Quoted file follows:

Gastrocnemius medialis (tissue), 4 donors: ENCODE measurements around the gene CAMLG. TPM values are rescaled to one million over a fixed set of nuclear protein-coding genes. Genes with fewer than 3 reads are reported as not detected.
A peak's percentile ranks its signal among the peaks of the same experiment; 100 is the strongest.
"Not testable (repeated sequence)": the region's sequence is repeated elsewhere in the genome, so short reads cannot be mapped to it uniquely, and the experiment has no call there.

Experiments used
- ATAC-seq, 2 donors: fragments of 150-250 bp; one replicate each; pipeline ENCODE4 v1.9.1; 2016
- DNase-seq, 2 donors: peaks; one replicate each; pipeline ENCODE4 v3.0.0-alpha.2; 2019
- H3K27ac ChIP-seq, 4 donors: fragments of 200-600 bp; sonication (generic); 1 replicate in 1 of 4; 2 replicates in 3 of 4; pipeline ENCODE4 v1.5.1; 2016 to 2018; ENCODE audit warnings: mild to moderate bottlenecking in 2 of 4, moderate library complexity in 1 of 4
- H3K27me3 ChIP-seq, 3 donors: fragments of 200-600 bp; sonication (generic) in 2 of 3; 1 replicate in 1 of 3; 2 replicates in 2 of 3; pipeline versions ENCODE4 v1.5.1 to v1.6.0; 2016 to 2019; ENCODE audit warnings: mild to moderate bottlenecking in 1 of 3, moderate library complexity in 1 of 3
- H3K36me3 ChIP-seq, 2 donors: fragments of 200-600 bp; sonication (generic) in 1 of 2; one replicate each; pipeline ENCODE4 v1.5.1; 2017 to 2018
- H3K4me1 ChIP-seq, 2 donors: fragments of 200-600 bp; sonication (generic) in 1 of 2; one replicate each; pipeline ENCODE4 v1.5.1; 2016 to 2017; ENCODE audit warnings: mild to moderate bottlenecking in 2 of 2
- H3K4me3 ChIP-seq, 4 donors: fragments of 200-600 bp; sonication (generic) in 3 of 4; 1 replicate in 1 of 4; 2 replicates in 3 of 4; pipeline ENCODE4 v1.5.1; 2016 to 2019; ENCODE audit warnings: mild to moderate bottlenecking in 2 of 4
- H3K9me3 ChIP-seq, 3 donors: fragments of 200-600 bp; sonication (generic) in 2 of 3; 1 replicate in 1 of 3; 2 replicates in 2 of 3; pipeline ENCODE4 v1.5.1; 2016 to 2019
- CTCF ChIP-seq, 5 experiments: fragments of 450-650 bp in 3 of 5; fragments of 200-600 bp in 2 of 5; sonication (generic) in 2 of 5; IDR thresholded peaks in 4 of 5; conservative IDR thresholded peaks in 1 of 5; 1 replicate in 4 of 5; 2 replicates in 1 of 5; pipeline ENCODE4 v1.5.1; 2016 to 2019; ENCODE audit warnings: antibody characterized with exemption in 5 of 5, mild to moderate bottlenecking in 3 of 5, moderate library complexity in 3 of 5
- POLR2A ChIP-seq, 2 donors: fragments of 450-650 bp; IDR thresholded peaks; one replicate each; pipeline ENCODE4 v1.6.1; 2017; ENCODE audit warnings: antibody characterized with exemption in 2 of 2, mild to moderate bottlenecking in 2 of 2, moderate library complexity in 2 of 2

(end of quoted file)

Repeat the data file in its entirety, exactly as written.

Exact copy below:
Gastrocnemius medialis (tissue), 4 donors: ENCODE measurements around the gene CAMLG. TPM values are rescaled to one million over a fixed set of nuclear protein-coding genes. Genes with fewer than 3 reads are reported as not detected.
A peak's percentile ranks its signal among the peaks of the same experiment; 100 is the strongest.
"Not testable (repeated sequence)": the region's sequence is repeated elsewhere in the genome, so short reads cannot be mapped to it uniquely, and the experiment has no call there.

Experiments used
- ATAC-seq, 2 donors: fragments of 150-250 bp; one replicate each; pipeline ENCODE4 v1.9.1; 2016
- DNase-seq, 2 donors: peaks; one replicate each; pipeline ENCODE4 v3.0.0-alpha.2; 2019
- H3K27ac ChIP-seq, 4 donors: fragments of 200-600 bp; sonication (generic); 1 replicate in 1 of 4; 2 replicates in 3 of 4; pipeline ENCODE4 v1.5.1; 2016 to 2018; ENCODE audit warnings: mild to moderate bottlenecking in 2 of 4, moderate library complexity in 1 of 4
- H3K27me3 ChIP-seq, 3 donors: fragments of 200-600 bp; sonication (generic) in 2 of 3; 1 replicate in 1 of 3; 2 replicates in 2 of 3; pipeline versions ENCODE4 v1.5.1 to v1.6.0; 2016 to 2019; ENCODE audit warnings: mild to moderate bottlenecking in 1 of 3, moderate library complexity in 1 of 3
- H3K36me3 ChIP-seq, 2 donors: fragments of 200-600 bp; sonication (generic) in 1 of 2; one replicate each; pipeline ENCODE4 v1.5.1; 2017 to 2018
- H3K4me1 ChIP-seq, 2 donors: fragments of 200-600 bp; sonication (generic) in 1 of 2; one replicate each; pipeline ENCODE4 v1.5.1; 2016 to 2017; ENCODE audit warnings: mild to moderate bottlenecking in 2 of 2
- H3K4me3 ChIP-seq, 4 donors: fragments of 200-600 bp; sonication (generic) in 3 of 4; 1 replicate in 1 of 4; 2 replicates in 3 of 4; pipeline ENCODE4 v1.5.1; 2016 to 2019; ENCODE audit warnings: mild to moderate bottlenecking in 2 of 4
- H3K9me3 ChIP-seq, 3 donors: fragments of 200-600 bp; sonication (generic) in 2 of 3; 1 replicate in 1 of 3; 2 replicates in 2 of 3; pipeline ENCODE4 v1.5.1; 2016 to 2019
- CTCF ChIP-seq, 5 experiments: fragments of 450-650 bp in 3 of 5; fragments of 200-600 bp in 2 of 5; sonication (generic) in 2 of 5; IDR thresholded peaks in 4 of 5; conservative IDR thresholded peaks in 1 of 5; 1 replicate in 4 of 5; 2 replicates in 1 of 5; pipeline ENCODE4 v1.5.1; 2016 to 2019; ENCODE audit warnings: antibody characterized with exemption in 5 of 5, mild to moderate bottlenecking in 3 of 5, moderate library complexity in 3 of 5
- POLR2A ChIP-seq, 2 donors: fragments of 450-650 bp; IDR thresholded peaks; one replicate each; pipeline ENCODE4 v1.6.1; 2017; ENCODE audit warnings: antibody characterized with exemption in 2 of 2, mild to moderate bottlenecking in 2 of 2, moderate library complexity in 2 of 2